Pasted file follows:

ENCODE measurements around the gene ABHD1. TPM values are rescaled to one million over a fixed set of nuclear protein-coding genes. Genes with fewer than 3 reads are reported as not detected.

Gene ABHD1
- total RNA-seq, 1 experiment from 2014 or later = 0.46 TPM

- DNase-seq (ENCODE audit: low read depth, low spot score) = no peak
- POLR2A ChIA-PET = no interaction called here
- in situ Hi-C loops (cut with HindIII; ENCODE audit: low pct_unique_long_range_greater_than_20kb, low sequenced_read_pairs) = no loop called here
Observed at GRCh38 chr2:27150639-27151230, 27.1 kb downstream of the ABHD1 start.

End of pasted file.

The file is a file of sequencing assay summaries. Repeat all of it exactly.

ENCODE measurements around the gene ABHD1. TPM values are rescaled to one million over a fixed set of nuclear protein-coding genes. Genes with fewer than 3 reads are reported as not detected.

Gene ABHD1
- total RNA-seq, 1 experiment from 2014 or later = 0.46 TPM

- DNase-seq (ENCODE audit: low read depth, low spot score) = no peak
- POLR2A ChIA-PET = no interaction called here
- in situ Hi-C loops (cut with HindIII; ENCODE audit: low pct_unique_long_range_greater_than_20kb, low sequenced_read_pairs) = no loop called here
Observed at GRCh38 chr2:27150639-27151230, 27.1 kb downstream of the ABHD1 start.